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1 of 1 people found the following review helpful
5.0 out of 5 stars Superb and thought provoking, 21 Oct 2009
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Ms. Ruth Pickvance (U.K.) - See all my reviews
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This review is from: Maps of the Imagination (Hardcover)
This is a superb and thought provoking book. There is so much in it. It does exactly what the title says. I recommend this book if you are interested in writing, creativity and the way in which the mind works. I found it utterly compelling.
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5.0 out of 5 stars A wide landscape of snow..., 24 Aug 2013
I must say I bought this book for the imagery, but when I really got my teeth into it (chapter 2), I literally couldn't put it down. It's been a while since I was this taken with a book, particularly non-fiction.

Turchi is so insightful - I found many parallels with methods of art criticism as well as literature, and it's fascinating to see links between the two. The layout is wonderful, Turchi makes excellent use of footnotes, chapter divides and metaphors relating to other author's work, which are examined delicately and humbly. To see an author reference other authors you like is great - particularly Italo Calvino.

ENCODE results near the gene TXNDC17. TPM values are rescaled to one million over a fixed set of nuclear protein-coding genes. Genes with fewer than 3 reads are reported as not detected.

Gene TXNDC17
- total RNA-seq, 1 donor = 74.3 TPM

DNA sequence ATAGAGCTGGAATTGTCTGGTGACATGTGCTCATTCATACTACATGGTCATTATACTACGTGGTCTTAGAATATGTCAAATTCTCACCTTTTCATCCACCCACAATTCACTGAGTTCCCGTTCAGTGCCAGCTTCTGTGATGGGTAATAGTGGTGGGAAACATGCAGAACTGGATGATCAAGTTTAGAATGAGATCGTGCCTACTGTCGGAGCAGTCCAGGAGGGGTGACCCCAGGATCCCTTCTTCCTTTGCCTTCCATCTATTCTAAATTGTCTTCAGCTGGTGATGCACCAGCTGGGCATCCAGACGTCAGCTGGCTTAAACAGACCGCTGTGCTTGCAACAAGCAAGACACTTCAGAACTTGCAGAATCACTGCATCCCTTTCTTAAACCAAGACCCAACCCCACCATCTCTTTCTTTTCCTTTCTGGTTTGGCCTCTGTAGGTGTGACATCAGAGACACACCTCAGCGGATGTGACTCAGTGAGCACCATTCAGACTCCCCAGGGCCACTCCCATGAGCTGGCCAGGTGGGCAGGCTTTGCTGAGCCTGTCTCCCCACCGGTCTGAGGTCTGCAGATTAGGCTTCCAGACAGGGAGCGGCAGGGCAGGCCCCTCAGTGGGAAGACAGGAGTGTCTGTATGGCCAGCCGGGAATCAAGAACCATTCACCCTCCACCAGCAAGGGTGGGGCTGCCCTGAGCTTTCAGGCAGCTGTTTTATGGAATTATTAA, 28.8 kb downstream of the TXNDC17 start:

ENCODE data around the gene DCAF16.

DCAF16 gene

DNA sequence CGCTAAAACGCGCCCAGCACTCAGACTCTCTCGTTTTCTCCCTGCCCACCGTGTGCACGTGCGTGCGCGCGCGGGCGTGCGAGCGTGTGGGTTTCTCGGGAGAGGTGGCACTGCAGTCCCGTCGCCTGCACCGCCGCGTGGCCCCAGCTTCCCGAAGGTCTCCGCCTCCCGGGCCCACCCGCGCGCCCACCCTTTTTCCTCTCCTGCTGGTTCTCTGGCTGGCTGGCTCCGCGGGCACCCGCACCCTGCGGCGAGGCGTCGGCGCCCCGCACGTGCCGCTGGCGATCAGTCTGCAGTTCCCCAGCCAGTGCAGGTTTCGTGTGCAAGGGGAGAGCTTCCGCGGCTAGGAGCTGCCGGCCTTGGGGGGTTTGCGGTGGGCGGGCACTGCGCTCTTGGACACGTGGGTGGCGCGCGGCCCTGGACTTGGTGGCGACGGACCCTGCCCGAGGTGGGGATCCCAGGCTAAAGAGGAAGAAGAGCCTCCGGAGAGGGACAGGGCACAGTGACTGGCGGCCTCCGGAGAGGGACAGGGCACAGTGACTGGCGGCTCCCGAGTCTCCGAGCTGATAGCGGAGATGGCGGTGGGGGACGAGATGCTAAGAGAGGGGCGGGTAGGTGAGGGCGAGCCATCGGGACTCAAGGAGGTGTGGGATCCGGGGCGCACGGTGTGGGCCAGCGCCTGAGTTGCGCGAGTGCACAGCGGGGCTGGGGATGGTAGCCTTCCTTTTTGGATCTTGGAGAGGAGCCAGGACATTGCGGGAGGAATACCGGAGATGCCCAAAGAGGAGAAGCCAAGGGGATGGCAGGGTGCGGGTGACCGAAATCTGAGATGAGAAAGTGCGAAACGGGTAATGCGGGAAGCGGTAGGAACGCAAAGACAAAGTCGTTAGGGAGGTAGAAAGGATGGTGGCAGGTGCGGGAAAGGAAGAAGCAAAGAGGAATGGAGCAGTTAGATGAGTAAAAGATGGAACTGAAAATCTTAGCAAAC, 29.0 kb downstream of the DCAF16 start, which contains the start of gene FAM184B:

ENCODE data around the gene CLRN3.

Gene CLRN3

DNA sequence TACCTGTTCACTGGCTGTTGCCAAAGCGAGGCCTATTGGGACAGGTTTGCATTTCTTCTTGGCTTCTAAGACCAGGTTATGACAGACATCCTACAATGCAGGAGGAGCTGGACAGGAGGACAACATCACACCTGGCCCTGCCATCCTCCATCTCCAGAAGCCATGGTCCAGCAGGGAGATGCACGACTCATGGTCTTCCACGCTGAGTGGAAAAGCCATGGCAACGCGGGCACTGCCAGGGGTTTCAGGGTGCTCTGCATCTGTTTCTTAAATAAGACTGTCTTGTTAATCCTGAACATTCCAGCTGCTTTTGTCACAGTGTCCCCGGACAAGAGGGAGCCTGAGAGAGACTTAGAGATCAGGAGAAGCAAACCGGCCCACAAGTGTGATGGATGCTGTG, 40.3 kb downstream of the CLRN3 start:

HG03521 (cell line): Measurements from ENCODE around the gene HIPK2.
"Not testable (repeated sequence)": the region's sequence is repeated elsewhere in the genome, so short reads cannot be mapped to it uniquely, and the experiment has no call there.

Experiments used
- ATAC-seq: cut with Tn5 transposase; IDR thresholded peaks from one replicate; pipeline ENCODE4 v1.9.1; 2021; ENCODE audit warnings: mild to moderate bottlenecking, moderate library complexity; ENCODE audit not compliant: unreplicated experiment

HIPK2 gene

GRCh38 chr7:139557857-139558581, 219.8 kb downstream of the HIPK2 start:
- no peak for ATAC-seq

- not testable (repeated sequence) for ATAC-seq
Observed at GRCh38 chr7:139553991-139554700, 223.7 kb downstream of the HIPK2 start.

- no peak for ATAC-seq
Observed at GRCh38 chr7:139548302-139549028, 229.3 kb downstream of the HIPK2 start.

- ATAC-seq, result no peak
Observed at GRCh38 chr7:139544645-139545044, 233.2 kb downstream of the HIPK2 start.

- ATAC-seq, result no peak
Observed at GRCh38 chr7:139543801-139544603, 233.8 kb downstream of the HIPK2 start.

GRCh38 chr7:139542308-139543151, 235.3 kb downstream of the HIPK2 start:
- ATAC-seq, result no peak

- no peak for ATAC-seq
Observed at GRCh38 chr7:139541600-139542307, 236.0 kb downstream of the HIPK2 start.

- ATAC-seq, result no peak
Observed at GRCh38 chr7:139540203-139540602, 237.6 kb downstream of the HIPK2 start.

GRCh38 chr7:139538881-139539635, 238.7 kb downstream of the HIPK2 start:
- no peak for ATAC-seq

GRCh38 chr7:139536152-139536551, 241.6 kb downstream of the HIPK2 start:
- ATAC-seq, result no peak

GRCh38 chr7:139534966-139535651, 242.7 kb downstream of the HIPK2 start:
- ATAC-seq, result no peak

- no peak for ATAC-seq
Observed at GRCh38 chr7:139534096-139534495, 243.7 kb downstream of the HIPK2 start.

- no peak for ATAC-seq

The highlight is chapter 2 - a wide landscape of snows, exploring the metaphorcal and literal blank as a narrative tool. Turchi writes thought-provokingly about omission, and especially about how the reader maps their own story, extending what the author has told them into a wider space.
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5.0 out of 5 stars Really interesting and insightful take on how we create fictive ..., 15 Oct 2014
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Really interesting and insightful take on how we create fictive worlds - does what it says on the cover - analyses the writer as cartographer. Oh, and well written too.
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0 of 1 people found the following review helpful
4.0 out of 5 stars Not for the faint-hearted, 9 Feb 2010
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C. McCullagh (UK) - See all my reviews
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It is an interesting read for the writer and potential writer. Without being too scholarly, it explorers the writer's craft and enlightens the reader.
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Maps of the Imagination
Maps of the Imagination by Peter Turchi (Hardcover - 21 Sep 2004)